Is Hope really necessary? This week on The Kitchen Table podcast, Shine.FM’s Ministry Director Brian McIntyre Utter and his son Jake talk across the table about why hope is essential to the Christian faith. In Music Matters, new music from Steven Malcolm, a live acoustic song from Needtobreathe and an oldie, but goldie from White Heart. In Culture Shock, do your children have any of these apps on their phones? If so, remove them immediately! Be sure to subscribe to get all our Shine.FM podcasts.
Shine 180…stories of lives transformed by God because of your faithfulness.
We are all on a journey. We are all at different points on our journey….and that’s OK.
The purpose of our journey is simple, but sometimes difficult…keep moving forward becoming more like Jesus. Lori’s journey, like many of ours, is full of twists and turns and periods of hopelessness.
Join Shine.FM Director of Partner Care, Steph Reynolds for this debut episode.
As three little girls gathered to get their picture taken on Saturday, the mood was quite a bit lighter than the last time the children were photographed together just a few short months ago. Back then, Rheann Franklin, 6, Ainsley Peters, 4, and Rylie Hughey, 3, each battling cancer, came together for an emotional photo session in April with Oklahoma photographers Lora Scantling and Christy Goodger. The image taken that day, after the girls met for the first time in the studio, touched the hearts of people all over the world. When the girls reunited on Saturday, it was to share in happy news: In July they confirmed they are each in remission!! To celebrate, they got back together with Scantling and Goodger to put an even more positive spin on the beautiful scene that went viral earlier this year. Click here to see the touching photos of these sweet little girls!
When Maisy Yeager’s son, Zarek, was just 8 years old, he was diagnosed with acute lymphoid leukemia. Luckily, Zarek is now cancer-free, making it through years of draining surgeries and steroid treatments. But countless other children — nearly 2,000 a year, according to the National Cancer Institute — are not so lucky. It’s why Yeager and 45 other mothers from around the U.S. and Canada convened in Boston on Sunday to have their heads shaved bald in a public ceremony for the fifth annual 46 Mommas event — so-named to symbolize that each weekday of the year, 46 mothers in the U.S. are told that their child has cancer. This year the moms raised more than $200,000 for the national St. Baldrick’s Foundation, which fundraises for pediatric cancer research. Click here for more on these awesome “Mommas” and their charity!
Mansoor Khalid’s Candy Cab may look like a regular New York taxi on the outside, but step inside and you’ll find a candy lover’s paradise. The cab is filled with all-you-can-eat free sweets: hard candies in the summer, chocolate in the winter. But no matter when you take a ride, you’re welcome to take as much as you want. Khalid started filling his cab with candies after his life took a sad turn. In 2010, his son was born with a congenital heart defect. Whenever he visited the hospital, Khalid would bring coffee to the doctors and nurses, becoming known as “coffee man.” He says he liked being able to lift people’s spirits with small offerings, so when his son passed away, Khalid decided he wanted to continue to make people happy. That’s how the candy cab idea was born. Click here to learn more about this cool cab in NYC!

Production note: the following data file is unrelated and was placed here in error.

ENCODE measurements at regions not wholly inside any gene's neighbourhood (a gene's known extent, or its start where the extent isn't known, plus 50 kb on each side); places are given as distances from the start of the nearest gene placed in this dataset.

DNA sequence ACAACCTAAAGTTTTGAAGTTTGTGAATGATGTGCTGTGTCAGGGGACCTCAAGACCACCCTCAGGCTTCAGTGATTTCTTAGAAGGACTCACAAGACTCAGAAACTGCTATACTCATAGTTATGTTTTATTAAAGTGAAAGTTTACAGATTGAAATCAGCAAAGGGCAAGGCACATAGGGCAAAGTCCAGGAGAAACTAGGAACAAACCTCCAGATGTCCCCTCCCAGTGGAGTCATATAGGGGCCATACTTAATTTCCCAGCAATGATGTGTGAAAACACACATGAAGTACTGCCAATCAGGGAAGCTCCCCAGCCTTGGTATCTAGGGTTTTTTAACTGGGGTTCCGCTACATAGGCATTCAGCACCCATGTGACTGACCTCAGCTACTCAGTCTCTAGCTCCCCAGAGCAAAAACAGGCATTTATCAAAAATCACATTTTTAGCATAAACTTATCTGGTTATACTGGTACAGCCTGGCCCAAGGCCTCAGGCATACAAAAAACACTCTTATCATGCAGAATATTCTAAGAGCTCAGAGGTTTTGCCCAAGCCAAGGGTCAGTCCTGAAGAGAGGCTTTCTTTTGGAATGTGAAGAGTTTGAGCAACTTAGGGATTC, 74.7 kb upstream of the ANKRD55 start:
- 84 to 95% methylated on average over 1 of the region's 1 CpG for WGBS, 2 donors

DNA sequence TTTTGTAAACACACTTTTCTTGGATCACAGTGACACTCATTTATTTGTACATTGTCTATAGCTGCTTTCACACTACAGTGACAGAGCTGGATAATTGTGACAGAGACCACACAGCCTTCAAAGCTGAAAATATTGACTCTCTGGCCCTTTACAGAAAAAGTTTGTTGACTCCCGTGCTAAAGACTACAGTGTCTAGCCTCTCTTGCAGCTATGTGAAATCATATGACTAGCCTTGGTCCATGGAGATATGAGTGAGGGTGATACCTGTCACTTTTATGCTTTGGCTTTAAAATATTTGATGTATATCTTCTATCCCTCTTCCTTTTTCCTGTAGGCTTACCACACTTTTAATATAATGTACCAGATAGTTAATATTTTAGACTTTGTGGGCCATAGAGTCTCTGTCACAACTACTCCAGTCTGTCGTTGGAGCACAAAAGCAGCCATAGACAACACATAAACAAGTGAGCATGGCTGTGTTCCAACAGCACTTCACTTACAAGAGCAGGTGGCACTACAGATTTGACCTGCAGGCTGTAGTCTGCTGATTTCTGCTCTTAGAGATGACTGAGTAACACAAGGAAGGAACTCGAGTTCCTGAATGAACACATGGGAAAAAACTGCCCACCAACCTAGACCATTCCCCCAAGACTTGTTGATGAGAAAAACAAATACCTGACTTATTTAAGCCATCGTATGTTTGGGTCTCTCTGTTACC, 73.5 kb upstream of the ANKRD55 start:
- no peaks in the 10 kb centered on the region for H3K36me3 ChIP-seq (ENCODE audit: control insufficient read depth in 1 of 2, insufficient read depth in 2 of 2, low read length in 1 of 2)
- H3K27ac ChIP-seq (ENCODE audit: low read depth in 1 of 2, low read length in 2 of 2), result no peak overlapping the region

New parents Seth Galena and Hindy Poupko Galena were over the moon when they welcomed their daughter Ayelet into the world in December 2009. But soon, Ayelet began having digestive problems that their pediatrician couldn’t fix, and eventually the little girl was diagnosed with dyskeratosis congenita, a rare genetic disorder that makes it hard for the body to produce healthy cells. Despite a bone marrow transplant, Ayelet lost her fight against the disease and died in January 2012, shortly after her second birthday. But Ayelet’s brief life had a greater purpose: A study that she participated in through the National Institutes of Health (NIH) resulted in a groundbreaking medical advancement and enabled her parents to have a child who didn’t have the disorder. Click here for more on Ayelet’s story!
After Rachelle Friedman was permanently paralyzed after being pushed into a swimming pool by a friend at her 2010 bachelorette party, she refused to let her physical changes get in the way of her dreams. But there was one dream that proved to be a challenge for the woman who had become known through international media coverage as “the paralyzed bride.” Although she was physically able to carry a child to term, doing so meant she would have to stop taking important medications or risk injuring her fetus. So Friedman, now 28, and her husband of three years, Chris Chapman, 31, made the decision to pursue surrogacy, and help came via a familiar face – a college friend who offered to be their gestational carrier. Click here for more on this couple’s journey through surrogacy!